Healthy Aging Symposium Promotes Collaboration Across Disciplines
(July 22, 2022) — With more than 300 registrants in person and via Zoom, the first annual Healthy Aging Symposium at Georgetown brought together students, faculty, researchers and those who work in the field of aging for panel discussions, poster presentations and networking.
The July 14 symposium took place in the Fisher Colloquium at Georgetown’s McDonough School of Business and was sponsored by the GUMC Center for Healthy Aging, the Georgetown Lombardi Institute for Cancer and Aging Research, the Georgetown Aging & Health Program, and the Aging and Alzheimer’s Research Training Program.
“Georgetown is undergoing an expansion of research emphasis into diseases and disorders that impact our aging population in addition to educational opportunities in this field,” said Moshe Levi, MD, Georgetown’s dean for research and director of the Center for Healthy Aging. “Together, the centers and programs represented at the symposium represent tremendous opportunities for collaboration.”
“Attendees came because they all share our belief that maximizing health as we age is possible and necessary, and recognize that we are facing a worldwide crisis of aging societies,” said Jeanne Mandelblatt, MD, MPH, professor of oncology and medicine, and director of the Georgetown Lombardi Institute for Cancer and Aging Research.
“This challenge won’t be met by traditional mechanisms and silos,” Mandelblatt added. “True solutions rest in coming together to collectively address all aspects of aging.”
“Something for Everyone”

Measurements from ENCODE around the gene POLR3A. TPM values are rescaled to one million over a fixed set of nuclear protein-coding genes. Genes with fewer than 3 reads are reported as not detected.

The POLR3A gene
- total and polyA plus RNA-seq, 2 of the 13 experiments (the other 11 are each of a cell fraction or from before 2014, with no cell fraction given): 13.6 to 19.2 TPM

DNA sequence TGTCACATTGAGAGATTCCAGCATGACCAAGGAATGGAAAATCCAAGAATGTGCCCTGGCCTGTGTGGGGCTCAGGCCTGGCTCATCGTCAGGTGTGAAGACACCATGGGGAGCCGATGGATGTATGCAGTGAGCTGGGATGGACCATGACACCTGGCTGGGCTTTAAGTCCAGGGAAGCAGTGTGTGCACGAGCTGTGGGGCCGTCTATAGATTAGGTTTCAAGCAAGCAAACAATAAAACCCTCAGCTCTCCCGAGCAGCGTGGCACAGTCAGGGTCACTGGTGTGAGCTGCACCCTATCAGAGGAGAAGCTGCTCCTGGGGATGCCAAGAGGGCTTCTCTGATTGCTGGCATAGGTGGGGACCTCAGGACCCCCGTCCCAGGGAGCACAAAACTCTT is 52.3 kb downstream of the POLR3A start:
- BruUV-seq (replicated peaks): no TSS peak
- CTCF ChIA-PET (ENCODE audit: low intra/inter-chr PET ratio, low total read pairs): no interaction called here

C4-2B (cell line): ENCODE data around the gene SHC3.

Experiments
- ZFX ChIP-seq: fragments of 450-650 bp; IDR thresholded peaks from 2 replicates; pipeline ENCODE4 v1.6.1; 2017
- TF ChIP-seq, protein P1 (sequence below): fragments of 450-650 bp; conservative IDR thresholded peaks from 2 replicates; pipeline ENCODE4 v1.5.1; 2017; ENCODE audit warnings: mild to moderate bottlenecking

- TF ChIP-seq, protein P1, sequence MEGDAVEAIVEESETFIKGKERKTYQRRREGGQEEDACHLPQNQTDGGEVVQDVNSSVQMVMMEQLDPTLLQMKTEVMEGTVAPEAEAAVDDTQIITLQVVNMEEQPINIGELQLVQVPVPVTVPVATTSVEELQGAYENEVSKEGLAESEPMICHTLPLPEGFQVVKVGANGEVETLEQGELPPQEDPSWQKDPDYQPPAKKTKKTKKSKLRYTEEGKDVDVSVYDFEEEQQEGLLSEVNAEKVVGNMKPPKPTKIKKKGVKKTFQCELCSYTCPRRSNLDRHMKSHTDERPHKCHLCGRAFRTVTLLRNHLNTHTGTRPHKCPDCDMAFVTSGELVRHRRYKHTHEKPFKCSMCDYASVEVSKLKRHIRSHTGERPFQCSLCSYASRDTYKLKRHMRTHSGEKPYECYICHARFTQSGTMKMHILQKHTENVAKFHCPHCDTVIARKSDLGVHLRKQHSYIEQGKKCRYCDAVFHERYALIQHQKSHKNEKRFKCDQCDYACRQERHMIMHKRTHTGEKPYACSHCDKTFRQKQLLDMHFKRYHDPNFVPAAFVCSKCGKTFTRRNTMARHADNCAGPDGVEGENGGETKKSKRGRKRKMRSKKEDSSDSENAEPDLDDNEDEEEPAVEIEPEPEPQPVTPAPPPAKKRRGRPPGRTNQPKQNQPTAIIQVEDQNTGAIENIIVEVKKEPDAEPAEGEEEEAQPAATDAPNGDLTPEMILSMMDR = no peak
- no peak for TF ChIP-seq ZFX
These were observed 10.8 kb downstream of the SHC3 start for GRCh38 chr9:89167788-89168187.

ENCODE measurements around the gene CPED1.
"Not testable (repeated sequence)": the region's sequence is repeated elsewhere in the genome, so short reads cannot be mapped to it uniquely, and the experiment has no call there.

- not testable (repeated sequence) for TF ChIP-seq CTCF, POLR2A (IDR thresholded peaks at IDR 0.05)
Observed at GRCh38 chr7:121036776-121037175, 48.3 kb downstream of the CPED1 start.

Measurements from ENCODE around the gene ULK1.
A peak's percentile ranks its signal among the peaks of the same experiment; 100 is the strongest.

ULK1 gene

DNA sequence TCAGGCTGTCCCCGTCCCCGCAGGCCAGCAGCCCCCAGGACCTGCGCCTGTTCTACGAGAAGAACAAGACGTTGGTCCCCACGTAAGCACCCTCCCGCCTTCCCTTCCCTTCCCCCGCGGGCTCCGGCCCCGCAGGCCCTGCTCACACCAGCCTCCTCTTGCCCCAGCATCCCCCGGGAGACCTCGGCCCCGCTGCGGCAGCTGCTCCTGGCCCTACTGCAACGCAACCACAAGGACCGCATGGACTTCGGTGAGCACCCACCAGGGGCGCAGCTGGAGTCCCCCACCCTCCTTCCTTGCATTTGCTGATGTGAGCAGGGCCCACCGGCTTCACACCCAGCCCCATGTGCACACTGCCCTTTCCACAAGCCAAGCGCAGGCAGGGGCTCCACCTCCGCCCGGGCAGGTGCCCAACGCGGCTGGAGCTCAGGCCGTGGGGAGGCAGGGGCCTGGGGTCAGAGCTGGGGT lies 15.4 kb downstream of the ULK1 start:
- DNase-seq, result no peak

The symposium’s attendance, both virtual and in person, was especially gratifying for organizers. “The large turnout demonstrates the wide interest in the general subject of aging, including those in early to mid-career stages,” said Ken Kellar, PhD, professor and chair of the department of pharmacology & physiology, a member of the Center for Healthy Aging.
The attendees also reflected the multidisciplinary nature of the field of aging with participants from students to seasoned faculty from departments including biology, pharmacology & physiology, linguistics, law, business, public policy, theology and more.
“It was exciting to see the people doing research at Georgetown, including the basic research, the clinical and translational science and the policy side of it,” said Pamela Saunders, PhD, associate professor of neurology and director of the aging & health master’s degree program. “That was really important to me, to see the range of research and all different aspects at the table.”
As an organizer, Saunders ensured the panelists approached the discussions from a variety of perspectives. “We designed the panels to be inherently interdisciplinary,” she said. “People were uncertain of how to talk to each other and make connections at first but I think they really learned from one another.”
Learning from presenters in different disciplines was a highlight for Levi. “I’ll say about 75% of the meeting was different from what I do,” he said. “The meeting had something for everyone. It was all inclusive.”
“There were great questions for the speakers and panelists, and there was an amazing hum of conversation between sessions in the hallways and around the posters,” said G. William Rebeck, PhD, professor of neuroscience and a member of the Center for Healthy Aging.
Continuing the Conversation
Highlighting Georgetown’s innovative research on aging was a goal for symposium organizers.
“I really see our center as bridging from bench to bedside and from bedside to the community,” Saunders said about the Center for Healthy Aging. “This is an opportunity for people from across the university and our community to communicate, talk with one another and collaborate.”
“I hope people are now imagining new things that the Center can accomplish, both at Georgetown and in the community, and that they will become active in the Center,” Rebeck said.
All of the organizers said they were looking forward to hosting a similar event in the future and each of the co-sponsoring entities will have regular ongoing events.
“There is so much important work being done across disciplines in the area of aging,” Rebeck added. “We need to continue to come together to address the needs of our aging community.”